Racial disparities in police stop and searches have narrowed slightly but Black people are still far more likely than their white counterparts to be stopped by an officer, new data shows.
Home Office figures published on Thursday said black people were searched at a rate seven times higher, compared with 8.8 times in the previous year.
Overall, the use of the controversial tactic increased by nearly a quarter during the pandemic and is at its highest level in half a decade.
Officers conducted 695,009 stop and searches for the year ending March 2021, up 135,808 (24 per cent) compared with the previous year and the highest number since 2014.
The drop in disparities between black and white people was driven by more of the latter being stopped, which was up by 73,146 (26 per cent) from 280,952 to 354,098) in the previous year.
The biggest volume increase was in the number of searches for drugs, which rose by 36 per cent from 350,904 in the year ending March 2020 to 478,576 in the year ending March 2021.
Of those 695,009 searches, 79,391 led to an arrest.
The report said: “Males aged 15-34 from a Black, Asian or other minority ethnic background account for 32 per cent of stop and search in the year ending March 2021, despite only comprising 2.6 per cent of the population.
“The highest rate of stop and search was for males aged 15-19 who belong to a Black, Asian or other minority ethnic group, who were searched at a rate of 208 per 1,000 people, a rate 3.0 times higher than White people of the same age group.
“For males from a Black, Asian or other minority ethnic group, only those aged under 10, or over 54, account for a lower proportion of stop and search than their proportion of the population.”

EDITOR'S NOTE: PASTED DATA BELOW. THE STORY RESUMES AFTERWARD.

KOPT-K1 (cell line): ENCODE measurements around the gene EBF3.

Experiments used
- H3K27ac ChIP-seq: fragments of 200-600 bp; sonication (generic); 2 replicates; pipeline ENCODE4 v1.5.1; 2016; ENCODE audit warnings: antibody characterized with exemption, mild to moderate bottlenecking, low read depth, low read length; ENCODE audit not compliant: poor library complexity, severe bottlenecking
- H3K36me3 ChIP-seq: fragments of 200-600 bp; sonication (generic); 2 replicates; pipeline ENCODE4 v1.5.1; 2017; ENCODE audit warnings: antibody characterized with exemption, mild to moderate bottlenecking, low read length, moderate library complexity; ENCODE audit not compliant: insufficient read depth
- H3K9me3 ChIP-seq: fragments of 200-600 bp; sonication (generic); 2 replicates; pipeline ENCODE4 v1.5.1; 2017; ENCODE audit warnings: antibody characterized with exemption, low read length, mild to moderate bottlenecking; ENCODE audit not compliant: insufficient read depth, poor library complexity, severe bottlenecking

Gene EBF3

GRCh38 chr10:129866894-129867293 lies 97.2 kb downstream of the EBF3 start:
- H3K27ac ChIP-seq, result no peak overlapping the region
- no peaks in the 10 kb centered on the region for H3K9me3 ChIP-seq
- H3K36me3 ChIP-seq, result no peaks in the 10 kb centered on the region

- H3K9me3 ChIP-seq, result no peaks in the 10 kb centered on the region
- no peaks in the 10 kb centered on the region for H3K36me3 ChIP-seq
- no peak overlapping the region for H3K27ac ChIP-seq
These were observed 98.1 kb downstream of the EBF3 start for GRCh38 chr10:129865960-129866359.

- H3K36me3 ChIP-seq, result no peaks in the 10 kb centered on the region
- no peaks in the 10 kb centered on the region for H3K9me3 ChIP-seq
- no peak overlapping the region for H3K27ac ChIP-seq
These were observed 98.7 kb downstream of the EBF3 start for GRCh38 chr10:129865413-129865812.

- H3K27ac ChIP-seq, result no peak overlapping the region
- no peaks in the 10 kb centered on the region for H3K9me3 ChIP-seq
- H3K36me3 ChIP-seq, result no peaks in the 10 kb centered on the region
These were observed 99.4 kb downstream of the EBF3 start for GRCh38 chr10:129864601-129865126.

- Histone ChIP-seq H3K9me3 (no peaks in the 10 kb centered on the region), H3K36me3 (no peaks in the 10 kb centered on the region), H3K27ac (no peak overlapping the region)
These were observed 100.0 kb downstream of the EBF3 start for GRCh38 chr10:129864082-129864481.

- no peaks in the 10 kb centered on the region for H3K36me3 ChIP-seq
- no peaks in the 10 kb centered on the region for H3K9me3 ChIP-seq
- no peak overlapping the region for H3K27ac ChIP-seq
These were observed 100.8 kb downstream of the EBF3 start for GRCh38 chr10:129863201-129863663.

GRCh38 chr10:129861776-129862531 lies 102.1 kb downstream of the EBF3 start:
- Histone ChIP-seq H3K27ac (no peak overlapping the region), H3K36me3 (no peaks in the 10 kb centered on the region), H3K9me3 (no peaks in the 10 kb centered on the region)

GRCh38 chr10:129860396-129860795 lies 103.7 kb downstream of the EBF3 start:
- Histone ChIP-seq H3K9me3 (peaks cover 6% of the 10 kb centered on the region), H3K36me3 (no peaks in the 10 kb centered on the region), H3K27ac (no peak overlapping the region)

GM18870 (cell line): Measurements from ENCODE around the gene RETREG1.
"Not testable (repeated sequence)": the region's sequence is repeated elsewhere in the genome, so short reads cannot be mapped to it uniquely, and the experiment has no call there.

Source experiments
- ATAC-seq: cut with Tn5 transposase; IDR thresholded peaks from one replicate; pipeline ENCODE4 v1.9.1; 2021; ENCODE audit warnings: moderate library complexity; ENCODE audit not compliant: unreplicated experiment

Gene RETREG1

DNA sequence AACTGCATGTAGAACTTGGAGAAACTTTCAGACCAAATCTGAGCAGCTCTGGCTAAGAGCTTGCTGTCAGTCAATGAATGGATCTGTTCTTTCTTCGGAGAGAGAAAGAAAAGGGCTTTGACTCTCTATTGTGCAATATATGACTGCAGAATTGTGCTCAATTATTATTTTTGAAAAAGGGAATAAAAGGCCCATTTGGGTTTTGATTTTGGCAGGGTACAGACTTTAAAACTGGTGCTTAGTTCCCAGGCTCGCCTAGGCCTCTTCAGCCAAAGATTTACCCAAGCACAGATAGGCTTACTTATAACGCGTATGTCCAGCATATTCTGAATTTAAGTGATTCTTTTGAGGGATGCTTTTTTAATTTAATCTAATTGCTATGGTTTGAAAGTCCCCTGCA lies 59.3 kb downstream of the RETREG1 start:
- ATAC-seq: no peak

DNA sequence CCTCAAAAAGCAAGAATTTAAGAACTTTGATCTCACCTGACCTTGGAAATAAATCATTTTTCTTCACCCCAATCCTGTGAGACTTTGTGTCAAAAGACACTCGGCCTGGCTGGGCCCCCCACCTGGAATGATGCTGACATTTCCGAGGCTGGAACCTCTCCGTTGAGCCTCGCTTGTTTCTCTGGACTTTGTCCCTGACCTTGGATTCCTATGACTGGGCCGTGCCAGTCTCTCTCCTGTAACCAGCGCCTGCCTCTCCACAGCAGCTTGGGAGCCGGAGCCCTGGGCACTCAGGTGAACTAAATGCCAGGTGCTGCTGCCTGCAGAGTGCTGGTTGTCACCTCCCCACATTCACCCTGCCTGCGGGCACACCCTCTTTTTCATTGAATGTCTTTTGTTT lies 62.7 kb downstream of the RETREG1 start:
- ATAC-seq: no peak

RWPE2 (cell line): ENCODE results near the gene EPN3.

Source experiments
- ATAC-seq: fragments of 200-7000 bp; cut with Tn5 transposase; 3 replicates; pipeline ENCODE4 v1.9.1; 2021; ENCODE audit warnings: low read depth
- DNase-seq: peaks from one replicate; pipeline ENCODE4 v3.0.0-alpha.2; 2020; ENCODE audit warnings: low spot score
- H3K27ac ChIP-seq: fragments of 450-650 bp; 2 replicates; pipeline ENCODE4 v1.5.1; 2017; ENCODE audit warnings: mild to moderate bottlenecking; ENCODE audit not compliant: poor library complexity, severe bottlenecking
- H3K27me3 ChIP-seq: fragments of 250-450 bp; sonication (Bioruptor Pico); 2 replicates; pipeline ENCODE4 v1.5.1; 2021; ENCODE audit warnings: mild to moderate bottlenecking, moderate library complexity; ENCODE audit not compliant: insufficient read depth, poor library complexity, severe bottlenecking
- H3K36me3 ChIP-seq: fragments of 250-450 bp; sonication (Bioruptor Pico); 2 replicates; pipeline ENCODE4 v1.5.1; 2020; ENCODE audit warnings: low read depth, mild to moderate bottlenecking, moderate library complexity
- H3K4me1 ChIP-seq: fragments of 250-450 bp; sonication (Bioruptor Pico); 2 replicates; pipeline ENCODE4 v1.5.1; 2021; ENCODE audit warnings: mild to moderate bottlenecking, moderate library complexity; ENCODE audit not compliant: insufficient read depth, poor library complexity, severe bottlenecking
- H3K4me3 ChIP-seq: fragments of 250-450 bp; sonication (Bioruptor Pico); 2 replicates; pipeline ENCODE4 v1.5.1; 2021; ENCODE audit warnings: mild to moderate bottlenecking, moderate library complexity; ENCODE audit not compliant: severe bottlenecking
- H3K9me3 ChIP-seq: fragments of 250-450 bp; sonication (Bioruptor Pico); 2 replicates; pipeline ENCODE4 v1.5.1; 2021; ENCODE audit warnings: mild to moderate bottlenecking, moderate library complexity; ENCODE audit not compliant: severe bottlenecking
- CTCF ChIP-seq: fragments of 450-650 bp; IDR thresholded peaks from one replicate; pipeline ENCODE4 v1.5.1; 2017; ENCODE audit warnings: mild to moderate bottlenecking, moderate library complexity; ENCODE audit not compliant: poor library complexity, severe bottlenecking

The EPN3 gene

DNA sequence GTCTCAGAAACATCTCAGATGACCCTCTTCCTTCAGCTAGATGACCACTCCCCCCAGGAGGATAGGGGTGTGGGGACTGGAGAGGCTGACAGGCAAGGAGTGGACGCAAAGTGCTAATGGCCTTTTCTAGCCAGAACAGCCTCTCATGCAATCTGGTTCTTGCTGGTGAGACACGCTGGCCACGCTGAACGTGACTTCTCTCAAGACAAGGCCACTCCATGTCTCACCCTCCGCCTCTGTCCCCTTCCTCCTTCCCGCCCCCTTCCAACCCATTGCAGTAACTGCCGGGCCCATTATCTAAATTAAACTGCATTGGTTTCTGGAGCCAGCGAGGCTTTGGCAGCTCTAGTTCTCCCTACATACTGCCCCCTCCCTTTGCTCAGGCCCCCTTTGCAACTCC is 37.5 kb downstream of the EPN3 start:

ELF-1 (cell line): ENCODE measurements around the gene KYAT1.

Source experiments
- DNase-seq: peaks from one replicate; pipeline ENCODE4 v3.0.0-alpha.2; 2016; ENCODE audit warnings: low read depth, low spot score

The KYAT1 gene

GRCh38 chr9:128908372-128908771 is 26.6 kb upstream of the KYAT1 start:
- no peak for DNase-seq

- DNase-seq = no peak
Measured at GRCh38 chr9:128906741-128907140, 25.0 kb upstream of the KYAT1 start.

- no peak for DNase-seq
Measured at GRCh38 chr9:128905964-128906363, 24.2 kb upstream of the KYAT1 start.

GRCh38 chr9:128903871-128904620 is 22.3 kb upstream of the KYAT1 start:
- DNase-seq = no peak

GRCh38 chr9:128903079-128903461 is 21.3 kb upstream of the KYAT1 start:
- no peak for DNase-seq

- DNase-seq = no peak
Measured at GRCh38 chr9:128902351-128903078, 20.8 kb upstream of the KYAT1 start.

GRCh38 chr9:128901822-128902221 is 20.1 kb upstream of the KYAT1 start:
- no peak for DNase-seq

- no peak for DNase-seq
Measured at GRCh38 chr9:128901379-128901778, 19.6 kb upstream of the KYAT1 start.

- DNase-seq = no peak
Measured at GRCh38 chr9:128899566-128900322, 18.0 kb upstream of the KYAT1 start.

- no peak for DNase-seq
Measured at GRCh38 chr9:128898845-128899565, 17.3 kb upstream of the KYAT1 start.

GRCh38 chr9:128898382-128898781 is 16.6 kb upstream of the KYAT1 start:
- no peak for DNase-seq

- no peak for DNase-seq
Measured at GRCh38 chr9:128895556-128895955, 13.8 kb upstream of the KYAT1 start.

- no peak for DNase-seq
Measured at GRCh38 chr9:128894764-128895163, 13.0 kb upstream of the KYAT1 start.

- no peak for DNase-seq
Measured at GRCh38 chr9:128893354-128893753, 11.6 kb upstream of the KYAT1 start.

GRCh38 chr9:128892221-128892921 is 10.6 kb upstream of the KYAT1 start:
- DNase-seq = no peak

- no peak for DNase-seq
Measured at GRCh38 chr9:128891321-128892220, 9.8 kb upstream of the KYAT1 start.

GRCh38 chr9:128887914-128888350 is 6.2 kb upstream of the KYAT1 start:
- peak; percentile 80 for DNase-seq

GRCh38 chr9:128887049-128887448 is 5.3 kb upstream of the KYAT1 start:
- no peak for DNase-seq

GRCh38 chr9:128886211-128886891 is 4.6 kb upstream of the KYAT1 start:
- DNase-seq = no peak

The report added: “However, for females from a Black, Asian or other minority ethnic group, all age groups accounted for a lower proportion of total stop and search than their proportion of the population.”
Police are still unable to explain the disparities.
Sgt Andy George, the president of the National Black Police Association, said the drop in disparities was encouraging but expressed alarm at the other figures.
He said: “The statistics that one in five young people from ethnic minority backgrounds were stopped is a shocking fact and policing must look at why four out of five searches result in no further action and how the style and tone of some stops may be pushing an entire community away.”
Martin Hewitt, the chair of the National Police Chiefs’ Council, who has vowed to improve relations with black communities, said: “There are longstanding and well-documented challenges in our relationship with black communities – the confidence gap of 10% to 20% compared with the national average remains deeply concerning. Racial disparities exist in our service that we still cannot fully explain.
“We can’t claim to police by consent if any community or section of society doesn’t trust us and doesn’t believe in what we are doing.”
A Home Office spokesperson said: “Stop and search is a vital tool for police to protect the public. Tragically, data shows that young black men are disproportionately more likely to be the victims of knife crime. No one should be targeted for stop and search because of their race and there are extensive safeguards in place to prevent this.”
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